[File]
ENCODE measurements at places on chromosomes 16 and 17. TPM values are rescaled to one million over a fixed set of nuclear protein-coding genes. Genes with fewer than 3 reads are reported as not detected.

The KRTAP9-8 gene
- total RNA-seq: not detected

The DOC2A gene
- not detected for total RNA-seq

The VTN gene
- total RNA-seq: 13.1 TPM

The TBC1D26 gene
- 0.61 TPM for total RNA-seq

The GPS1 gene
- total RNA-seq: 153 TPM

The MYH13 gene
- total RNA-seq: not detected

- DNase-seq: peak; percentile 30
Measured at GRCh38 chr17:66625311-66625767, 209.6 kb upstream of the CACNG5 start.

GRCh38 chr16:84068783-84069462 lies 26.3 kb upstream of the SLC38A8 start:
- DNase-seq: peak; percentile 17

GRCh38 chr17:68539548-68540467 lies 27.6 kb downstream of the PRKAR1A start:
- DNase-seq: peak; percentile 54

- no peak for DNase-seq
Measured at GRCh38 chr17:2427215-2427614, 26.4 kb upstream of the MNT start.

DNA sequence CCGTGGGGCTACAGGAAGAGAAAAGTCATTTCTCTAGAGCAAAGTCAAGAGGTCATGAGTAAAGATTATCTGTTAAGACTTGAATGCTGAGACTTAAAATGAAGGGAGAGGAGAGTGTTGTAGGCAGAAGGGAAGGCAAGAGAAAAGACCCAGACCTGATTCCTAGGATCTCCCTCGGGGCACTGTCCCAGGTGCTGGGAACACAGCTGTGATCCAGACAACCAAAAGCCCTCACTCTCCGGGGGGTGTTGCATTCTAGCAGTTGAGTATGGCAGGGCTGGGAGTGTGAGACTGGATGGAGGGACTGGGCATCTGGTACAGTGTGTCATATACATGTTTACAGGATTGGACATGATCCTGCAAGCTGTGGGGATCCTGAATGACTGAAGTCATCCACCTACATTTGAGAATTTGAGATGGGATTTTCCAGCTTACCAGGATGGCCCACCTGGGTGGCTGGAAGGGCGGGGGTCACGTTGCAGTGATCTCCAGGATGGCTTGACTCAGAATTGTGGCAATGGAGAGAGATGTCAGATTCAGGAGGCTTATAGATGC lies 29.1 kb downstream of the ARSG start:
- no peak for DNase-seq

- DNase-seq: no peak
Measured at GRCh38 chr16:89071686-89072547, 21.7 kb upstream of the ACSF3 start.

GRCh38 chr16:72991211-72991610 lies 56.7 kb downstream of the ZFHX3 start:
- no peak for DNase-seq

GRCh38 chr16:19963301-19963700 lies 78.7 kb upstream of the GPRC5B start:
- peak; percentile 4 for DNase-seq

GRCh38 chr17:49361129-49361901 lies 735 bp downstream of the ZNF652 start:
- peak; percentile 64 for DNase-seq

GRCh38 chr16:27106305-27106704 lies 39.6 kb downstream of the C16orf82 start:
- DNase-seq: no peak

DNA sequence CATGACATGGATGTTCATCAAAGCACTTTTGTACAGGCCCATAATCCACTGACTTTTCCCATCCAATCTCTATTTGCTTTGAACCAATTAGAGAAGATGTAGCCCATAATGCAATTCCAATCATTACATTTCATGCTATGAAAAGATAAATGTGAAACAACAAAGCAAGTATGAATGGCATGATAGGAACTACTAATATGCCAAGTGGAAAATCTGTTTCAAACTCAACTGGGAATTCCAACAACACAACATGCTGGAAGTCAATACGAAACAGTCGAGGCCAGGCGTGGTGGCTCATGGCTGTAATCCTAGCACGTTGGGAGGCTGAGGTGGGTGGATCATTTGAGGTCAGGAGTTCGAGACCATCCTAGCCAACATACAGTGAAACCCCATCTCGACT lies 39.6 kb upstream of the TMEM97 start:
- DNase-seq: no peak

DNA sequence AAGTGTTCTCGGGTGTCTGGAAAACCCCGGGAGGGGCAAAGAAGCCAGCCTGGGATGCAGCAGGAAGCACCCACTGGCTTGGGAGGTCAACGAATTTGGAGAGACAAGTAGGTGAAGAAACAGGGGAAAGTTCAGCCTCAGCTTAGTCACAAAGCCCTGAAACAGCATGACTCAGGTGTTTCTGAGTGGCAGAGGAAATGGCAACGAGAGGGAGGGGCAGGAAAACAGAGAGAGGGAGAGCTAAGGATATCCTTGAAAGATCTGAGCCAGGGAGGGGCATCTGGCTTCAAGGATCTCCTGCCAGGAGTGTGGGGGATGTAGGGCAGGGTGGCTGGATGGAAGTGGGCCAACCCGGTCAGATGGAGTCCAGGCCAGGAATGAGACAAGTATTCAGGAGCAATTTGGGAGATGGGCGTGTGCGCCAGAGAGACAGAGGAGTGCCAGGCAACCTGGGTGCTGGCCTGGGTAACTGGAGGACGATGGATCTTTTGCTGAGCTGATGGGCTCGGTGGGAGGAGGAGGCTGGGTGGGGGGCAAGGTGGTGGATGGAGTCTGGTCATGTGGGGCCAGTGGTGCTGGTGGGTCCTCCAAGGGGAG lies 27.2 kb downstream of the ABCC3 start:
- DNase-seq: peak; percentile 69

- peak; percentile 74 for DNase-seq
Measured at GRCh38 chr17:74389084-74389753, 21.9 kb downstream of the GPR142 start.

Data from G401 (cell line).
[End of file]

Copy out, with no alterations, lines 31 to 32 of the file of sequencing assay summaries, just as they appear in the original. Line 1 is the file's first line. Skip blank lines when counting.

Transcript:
- peak; percentile 64 for DNase-seq

GRCh38 chr16:27106305-27106704 lies 39.6 kb downstream of the C16orf82 start: